Like 3
    • Superdessucke

      Full-size performance models preceded the mid-sized muscle car by several years. So there was still a market for them in 1967, albeit a quickly declining one. The Oldsmobile Starfire vanished after 1966. The Grand Prix became a mid-sized personal luxury car after 1968. The Impala SS made it through 1969 but did not continue into the ’70s. The Buick Wildcat soldiered on through 1970, when it became the Centurion, which was more luxury than sport.

      Like 3
    • Scottymc

      I hear what you’re saying, but not everyone could afford payments AND insurance on a GTO.

      Like 4
    • John Oliveri

      Let me tell you, I was a kid in 1969, New York, The Beatles and the Stones were on the radio, GTOs were everywhere, but the guys who were just a little older, had a few more dollars, and still listened to the 4 seasons had Luxury on they’re minds, alas my neighbors fiancée who’s family owned a big Sunoco station in Queens, he had the insight to order a fully loaded 69 428 Bonneville with every option known to man, a/c tilt power windows factory 8 track on the floor, car was a 390 hp luxury cruiser that could smoke its both rear Pontiac wheels for a block, and even with its girth, put away quite a few muscle cars of the day, and when he was done, he would close his 4 power windows, put his a/c on, and have his girl sit real close on that beautiful black vinyl bench seat, I never owned anything but luxury muscle in my life, not to go 2 seconds faster and sweat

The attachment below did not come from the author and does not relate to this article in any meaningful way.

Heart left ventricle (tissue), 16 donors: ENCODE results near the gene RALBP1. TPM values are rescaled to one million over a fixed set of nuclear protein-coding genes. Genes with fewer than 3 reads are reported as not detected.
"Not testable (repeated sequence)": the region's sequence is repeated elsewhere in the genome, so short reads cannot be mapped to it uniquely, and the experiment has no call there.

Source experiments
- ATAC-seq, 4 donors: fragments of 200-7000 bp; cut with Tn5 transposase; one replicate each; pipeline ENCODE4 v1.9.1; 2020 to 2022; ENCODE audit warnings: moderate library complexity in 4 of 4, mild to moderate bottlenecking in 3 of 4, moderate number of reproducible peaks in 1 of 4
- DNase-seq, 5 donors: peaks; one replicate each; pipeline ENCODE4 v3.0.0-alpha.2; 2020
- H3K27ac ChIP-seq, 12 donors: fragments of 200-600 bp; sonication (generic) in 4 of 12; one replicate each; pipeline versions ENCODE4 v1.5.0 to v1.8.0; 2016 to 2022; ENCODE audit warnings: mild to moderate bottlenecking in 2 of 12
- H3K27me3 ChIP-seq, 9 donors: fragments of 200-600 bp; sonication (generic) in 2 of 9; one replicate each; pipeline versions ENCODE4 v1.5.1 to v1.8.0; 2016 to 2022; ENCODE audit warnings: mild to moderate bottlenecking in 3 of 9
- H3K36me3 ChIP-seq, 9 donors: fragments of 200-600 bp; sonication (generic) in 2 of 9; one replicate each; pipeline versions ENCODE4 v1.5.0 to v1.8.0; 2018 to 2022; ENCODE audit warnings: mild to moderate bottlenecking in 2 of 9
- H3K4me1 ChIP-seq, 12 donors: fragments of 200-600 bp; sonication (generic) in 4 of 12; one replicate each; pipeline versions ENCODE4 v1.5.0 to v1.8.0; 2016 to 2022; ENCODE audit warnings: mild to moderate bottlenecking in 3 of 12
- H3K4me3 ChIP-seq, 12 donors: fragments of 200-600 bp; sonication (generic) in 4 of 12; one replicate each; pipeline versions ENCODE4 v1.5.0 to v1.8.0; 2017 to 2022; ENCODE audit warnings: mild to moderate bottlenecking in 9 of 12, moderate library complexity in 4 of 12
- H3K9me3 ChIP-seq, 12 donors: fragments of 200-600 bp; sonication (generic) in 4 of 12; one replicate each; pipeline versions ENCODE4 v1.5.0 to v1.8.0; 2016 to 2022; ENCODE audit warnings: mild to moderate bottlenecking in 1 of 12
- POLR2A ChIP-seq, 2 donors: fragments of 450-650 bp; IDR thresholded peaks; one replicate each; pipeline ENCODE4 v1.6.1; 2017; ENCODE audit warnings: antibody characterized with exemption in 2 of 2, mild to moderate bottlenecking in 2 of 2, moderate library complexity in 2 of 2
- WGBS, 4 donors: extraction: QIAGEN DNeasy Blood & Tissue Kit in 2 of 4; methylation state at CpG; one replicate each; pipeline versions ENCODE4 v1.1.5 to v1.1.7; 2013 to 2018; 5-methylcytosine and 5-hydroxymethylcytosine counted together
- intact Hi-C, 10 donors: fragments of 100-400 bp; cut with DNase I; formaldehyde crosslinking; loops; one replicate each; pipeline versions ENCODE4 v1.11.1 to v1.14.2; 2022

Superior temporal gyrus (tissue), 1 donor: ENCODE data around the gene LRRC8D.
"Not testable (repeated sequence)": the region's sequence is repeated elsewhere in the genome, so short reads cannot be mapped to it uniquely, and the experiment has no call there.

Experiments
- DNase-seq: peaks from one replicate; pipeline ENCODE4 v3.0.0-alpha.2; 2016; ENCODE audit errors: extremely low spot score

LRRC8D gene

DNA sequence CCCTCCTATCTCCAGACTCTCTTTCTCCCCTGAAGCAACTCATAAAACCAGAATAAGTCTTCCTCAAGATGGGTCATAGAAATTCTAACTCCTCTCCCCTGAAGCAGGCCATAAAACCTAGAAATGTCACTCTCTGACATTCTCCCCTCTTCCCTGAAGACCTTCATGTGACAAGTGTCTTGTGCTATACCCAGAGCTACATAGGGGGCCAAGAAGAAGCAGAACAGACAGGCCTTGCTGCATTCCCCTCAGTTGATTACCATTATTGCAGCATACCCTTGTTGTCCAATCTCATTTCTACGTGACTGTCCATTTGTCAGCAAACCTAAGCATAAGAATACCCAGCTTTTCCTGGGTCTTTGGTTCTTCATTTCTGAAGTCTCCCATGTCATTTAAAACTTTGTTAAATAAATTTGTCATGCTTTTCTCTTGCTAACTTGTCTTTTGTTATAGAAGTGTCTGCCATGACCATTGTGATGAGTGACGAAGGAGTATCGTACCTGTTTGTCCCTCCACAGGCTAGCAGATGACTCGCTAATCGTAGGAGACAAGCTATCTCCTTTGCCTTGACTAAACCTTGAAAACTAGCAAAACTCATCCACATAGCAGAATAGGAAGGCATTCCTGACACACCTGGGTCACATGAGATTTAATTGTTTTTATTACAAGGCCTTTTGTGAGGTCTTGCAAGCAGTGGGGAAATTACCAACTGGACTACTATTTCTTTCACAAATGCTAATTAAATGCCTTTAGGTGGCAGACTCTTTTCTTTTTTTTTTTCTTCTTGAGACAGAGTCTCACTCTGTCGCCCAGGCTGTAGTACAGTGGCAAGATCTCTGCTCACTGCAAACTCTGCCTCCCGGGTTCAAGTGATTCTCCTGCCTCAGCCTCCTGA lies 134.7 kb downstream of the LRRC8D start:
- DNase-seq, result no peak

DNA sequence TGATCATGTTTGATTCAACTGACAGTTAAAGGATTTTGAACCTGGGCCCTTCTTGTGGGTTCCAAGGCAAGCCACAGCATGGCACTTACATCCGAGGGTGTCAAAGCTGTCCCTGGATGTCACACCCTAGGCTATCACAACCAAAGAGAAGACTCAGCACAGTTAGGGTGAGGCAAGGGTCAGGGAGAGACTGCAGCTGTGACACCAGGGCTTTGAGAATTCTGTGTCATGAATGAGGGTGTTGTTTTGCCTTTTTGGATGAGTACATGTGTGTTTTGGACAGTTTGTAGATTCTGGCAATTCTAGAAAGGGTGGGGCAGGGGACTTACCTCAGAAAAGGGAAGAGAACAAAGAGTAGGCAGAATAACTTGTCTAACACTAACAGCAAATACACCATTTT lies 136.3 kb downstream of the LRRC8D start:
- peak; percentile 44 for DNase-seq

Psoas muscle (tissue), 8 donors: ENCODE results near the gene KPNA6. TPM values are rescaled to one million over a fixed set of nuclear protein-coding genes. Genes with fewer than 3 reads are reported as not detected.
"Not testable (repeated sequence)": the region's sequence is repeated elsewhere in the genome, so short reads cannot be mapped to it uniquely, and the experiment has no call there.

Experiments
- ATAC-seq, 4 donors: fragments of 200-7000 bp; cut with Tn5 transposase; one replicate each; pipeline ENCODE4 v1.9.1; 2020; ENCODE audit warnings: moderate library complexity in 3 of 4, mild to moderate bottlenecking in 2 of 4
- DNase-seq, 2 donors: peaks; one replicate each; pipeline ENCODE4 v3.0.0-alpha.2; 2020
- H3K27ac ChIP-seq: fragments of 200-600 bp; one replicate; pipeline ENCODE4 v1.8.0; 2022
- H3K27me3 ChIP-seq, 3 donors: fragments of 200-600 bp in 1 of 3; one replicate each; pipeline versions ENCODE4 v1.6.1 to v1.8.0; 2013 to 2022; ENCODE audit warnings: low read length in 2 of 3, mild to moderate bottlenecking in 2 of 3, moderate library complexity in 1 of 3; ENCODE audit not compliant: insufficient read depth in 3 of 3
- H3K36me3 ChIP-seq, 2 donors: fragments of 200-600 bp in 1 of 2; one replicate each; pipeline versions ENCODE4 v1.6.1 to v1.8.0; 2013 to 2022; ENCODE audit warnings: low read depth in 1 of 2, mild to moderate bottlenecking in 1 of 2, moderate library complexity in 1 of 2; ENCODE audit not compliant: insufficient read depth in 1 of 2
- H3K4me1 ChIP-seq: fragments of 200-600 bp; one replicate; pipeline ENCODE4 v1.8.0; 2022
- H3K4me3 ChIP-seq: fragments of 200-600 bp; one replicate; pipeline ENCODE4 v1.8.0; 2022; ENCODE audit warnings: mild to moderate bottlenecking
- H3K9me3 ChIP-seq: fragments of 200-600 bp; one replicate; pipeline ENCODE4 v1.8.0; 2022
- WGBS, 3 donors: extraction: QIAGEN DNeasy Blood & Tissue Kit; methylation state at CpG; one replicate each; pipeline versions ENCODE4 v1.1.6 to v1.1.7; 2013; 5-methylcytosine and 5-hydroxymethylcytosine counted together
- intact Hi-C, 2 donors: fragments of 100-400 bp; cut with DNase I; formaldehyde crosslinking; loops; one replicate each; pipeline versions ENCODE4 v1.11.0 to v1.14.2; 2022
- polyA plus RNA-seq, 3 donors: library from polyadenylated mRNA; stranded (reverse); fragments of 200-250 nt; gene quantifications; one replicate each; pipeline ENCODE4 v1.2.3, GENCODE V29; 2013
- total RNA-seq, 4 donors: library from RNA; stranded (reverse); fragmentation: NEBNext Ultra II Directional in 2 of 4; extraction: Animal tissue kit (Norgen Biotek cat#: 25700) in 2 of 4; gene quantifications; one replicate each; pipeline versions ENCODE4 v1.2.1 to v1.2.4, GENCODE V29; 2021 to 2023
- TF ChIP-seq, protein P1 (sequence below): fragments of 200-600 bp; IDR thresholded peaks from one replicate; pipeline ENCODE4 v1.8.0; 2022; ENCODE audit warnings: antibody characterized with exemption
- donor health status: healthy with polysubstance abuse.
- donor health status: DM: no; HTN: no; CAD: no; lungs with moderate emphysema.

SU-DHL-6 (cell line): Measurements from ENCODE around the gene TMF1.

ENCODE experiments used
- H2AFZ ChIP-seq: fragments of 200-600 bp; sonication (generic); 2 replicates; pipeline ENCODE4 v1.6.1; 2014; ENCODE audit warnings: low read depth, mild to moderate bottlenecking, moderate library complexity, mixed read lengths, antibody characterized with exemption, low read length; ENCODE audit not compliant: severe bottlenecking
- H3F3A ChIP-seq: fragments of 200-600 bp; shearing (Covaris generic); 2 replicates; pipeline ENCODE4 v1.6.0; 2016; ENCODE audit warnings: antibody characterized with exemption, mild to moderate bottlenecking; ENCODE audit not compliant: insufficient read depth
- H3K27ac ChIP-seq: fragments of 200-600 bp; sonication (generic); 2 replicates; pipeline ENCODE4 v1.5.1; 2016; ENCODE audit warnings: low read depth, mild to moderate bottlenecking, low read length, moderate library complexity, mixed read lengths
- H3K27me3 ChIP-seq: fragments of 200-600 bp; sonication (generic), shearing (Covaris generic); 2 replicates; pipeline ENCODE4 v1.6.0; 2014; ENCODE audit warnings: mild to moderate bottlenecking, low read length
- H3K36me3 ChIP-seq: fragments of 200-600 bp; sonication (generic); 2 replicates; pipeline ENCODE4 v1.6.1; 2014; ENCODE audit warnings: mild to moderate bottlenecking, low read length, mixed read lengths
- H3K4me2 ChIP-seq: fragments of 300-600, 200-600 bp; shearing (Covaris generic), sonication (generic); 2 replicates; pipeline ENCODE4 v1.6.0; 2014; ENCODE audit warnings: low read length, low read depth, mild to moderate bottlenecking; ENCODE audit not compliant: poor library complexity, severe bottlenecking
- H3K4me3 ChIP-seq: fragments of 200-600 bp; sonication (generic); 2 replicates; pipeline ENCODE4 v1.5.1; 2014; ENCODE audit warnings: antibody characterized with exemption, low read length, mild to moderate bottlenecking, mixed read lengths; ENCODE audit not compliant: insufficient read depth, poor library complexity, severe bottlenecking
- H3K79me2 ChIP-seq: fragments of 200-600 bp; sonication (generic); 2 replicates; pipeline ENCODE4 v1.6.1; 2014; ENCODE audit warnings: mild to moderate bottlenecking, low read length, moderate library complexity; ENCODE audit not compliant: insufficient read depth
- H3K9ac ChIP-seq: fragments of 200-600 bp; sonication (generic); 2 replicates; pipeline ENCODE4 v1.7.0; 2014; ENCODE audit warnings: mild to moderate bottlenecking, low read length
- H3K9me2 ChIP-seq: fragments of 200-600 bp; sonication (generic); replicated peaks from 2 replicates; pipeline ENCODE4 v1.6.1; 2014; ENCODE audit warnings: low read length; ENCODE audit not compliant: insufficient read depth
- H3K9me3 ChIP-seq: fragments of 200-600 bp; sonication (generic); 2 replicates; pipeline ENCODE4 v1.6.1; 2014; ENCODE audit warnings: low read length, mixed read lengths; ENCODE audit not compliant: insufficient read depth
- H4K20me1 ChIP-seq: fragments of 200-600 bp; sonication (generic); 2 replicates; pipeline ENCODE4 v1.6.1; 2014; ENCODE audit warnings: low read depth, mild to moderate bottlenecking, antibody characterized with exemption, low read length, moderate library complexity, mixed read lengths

Like 6
  15. Superdessucke

    The GM full-size performance variants getting some love. We’ve had a Prix and several ‘Cats. Where are the Starfires?

    Like 4
  16. Phlathead Phil

    The ONLY fender skirts I like are ones that have legs attached!🥳

    Like 2
  17. Richard Krouson

    These cars are one of the most beautiful looking to ever roll off an assembly line. It’s like a big brother GTO. With a 428 and a manual transmission, fender skirts, great color combination and one year only convertible, It’s a shame that Pontiac is no longer with us.

  18. John Oliveri

    Agreed